This post first appeared on Educating Modern Learners
What is the Quantified Self Movement?
We’ve written about this again and again here at EML, but it bears repeating: thanks to our increasing use of computer technologies, we are generating massive amounts of data. Almost every time we search or click or buy or like or link online, data is being collected about our transactions. As such companies know a lot about us. The quantified self movement contends that a similar sort of process can be undertaken by the individual — collecting and leveraging data in order to know more about ourselves.
Although tracking one’s personal habits with technology is hardly new — think of the diabetic’s use of technology to measure blood sugar levels, for example — the phrase “quantified self movement” was coined in 2007, a reflection of the growing number of small sensors, mobile phones, and applications that individuals could more easily access and adopt.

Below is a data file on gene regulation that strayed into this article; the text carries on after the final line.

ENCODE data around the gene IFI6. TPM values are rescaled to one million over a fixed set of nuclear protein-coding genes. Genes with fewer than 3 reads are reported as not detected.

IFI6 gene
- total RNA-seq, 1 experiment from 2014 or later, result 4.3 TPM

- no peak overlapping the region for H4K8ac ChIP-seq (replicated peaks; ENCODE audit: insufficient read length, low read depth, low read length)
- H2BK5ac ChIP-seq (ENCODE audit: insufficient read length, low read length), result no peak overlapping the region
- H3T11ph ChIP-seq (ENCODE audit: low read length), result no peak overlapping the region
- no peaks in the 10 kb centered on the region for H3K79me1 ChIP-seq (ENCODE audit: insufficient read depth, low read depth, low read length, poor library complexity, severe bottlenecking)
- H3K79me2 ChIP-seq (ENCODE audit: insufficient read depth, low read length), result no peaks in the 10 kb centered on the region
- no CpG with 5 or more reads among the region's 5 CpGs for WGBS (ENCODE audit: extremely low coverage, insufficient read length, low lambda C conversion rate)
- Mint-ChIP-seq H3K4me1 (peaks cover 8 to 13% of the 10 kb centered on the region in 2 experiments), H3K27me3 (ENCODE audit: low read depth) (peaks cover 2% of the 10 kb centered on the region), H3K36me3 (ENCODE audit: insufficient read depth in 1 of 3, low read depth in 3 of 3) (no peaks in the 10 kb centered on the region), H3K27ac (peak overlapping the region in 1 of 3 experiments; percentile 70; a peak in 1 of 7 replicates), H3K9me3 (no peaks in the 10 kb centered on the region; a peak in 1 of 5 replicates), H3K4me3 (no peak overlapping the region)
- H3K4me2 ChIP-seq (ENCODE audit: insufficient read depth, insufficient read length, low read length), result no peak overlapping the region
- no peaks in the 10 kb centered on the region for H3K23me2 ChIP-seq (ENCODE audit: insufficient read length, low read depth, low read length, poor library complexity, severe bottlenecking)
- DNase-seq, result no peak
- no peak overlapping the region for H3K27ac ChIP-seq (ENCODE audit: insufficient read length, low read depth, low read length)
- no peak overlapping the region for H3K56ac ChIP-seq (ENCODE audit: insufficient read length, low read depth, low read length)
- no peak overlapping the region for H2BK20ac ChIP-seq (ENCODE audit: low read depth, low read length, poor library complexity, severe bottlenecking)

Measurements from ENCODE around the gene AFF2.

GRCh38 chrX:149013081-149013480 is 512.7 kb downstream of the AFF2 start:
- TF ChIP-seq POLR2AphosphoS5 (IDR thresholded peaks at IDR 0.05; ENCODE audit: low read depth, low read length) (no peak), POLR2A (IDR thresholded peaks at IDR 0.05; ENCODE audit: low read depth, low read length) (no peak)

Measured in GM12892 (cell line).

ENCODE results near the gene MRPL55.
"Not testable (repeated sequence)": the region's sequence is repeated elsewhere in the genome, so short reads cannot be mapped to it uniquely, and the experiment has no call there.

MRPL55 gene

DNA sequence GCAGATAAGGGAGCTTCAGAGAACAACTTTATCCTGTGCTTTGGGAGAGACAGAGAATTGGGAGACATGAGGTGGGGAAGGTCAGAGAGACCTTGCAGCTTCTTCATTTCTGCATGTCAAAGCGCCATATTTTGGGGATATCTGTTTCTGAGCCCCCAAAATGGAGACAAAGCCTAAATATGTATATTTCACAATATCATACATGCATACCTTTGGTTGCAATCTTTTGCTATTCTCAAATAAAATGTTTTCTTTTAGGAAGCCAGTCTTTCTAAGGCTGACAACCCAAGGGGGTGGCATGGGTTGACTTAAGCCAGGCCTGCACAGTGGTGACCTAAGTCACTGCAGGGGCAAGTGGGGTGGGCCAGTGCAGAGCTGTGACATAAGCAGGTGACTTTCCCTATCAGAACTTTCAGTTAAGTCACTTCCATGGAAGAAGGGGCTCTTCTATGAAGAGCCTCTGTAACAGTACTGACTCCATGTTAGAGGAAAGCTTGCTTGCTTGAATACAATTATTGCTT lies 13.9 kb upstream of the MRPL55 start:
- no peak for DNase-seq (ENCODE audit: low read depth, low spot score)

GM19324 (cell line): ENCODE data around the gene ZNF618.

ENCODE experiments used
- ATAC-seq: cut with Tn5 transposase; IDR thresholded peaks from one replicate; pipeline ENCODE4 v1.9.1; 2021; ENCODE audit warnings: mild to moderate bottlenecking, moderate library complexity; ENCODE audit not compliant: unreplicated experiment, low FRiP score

The quantified self movement claims to be focused on learning about the self, although much of its emphasis (as with many of its early adopters) has been focused on health and workplace productivity, and less on what we traditionally associate with “education.” Typically, the quantified self movement frames this process of self-discovery as directed towards something actionable – losing weight, training for a marathon, cutting carbs, avoiding migraine headaches, writing a novel, and so on.
How Might the Quantified Self Relate to Learning?
The 2014 Horizon Report for Higher Education posits that the quantified self movement is one of the trends on the 4 to 5 year horizon: